We’re talking about a democratic awakening. We’re talking about raising political consciousness, so it spills over; all parts of the country so people can begin to see what’s going on through a different set of lens. And then you begin to highlight what the more detailed demands would be, because in the end we’re really talking about what Martin King would call a revolution; a transfer of power from oligarchs to every day people of all colors, and that is a step-by-step process. It’s a democratic process, it’s a non-violent process, but it is a revolution, because these oligarchs have been transferring wealth from poor and working people at a very intense rate in the last 30 years, and getting away with it, and then still smiling in our faces and telling us it’s our fault. That’s a lie, and this beautiful group is a testimony to that being a lie.
When you get the makings of a U.S. autumn responding to the Arab Spring, and is growing and growing—-I hope it spills over to San Francisco and Chicago and Miami and Phoenix, Arizona, with our brown brothers and sisters, hits our poor white brothers and sisters in Appalachia—-so. it begins to coalesce. And I tell you, it is sublime to see all the different colors, all the different genders, all the different sexual orientations and different cultures, all together here in Liberty Plaza; there’s no doubt about it.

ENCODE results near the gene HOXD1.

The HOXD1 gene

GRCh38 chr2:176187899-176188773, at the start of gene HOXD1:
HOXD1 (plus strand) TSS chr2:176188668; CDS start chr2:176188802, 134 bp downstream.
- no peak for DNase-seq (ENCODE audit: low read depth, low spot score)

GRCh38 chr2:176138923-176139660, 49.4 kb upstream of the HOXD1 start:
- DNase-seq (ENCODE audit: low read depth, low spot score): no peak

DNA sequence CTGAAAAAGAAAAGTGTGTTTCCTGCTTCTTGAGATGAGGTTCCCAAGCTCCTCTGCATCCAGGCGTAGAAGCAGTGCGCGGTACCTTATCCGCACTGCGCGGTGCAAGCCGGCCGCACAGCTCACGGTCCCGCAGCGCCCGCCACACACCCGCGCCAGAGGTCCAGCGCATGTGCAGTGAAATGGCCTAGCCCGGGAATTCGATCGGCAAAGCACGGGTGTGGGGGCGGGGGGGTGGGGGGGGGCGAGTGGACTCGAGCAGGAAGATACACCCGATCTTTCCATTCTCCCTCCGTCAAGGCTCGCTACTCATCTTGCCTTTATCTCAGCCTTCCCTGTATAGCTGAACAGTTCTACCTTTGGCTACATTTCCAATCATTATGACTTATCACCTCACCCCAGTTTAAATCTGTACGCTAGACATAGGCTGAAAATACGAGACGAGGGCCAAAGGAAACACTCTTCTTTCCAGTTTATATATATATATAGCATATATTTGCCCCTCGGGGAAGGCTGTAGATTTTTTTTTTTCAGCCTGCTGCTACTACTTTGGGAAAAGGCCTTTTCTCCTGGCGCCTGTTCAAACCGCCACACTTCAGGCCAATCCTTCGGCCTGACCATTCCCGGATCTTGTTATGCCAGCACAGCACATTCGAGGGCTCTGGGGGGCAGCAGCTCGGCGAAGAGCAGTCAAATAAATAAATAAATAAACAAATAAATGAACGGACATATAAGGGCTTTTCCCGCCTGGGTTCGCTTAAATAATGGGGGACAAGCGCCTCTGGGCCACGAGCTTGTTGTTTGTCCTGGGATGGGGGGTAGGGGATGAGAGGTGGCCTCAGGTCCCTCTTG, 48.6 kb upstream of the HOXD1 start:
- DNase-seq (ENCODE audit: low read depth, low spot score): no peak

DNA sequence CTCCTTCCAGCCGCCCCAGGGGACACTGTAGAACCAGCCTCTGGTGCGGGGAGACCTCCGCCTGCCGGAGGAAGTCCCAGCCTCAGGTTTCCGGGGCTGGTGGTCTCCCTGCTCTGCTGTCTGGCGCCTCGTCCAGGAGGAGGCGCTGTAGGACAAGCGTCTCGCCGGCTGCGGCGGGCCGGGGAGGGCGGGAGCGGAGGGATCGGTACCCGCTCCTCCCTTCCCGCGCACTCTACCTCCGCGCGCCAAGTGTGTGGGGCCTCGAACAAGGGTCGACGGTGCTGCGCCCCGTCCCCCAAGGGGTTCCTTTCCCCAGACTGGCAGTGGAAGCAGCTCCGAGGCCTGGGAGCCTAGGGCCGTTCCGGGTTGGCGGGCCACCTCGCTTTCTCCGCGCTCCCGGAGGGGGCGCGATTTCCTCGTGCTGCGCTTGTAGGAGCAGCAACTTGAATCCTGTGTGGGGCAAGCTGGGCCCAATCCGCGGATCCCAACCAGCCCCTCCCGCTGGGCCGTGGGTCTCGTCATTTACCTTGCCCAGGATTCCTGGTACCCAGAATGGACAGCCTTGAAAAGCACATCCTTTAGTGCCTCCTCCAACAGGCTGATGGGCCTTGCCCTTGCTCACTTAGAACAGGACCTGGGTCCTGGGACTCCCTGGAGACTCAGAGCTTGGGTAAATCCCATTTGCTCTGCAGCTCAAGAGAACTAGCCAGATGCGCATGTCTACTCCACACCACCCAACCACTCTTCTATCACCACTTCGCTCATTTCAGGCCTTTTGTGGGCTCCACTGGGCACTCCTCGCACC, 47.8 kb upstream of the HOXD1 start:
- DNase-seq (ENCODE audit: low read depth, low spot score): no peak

Cornel West, interview. Democracy Now!, 29 September 2011
A good response to people who keep demanding that the OWS protestors draw up some sort of platform of demands. That rarely happens in the early stages of liberation movements. At the moment, it’s about raising the consciousness of everyday Americans who have thus far accepted the notion that the U.S. is a democratic, fair, and equal society. It may be a strange notion to most Americans, but our country is one that—like the countries involved in the Arab Spring—is crying out for a democratic revolution.
Thank you, Mr. West. Sounds a lot like fostering a protest culture. It’s time to normalize this type of dissent, because it doesn’t just belong to easily mocked stereotypes. It’s for everyone. Think about it.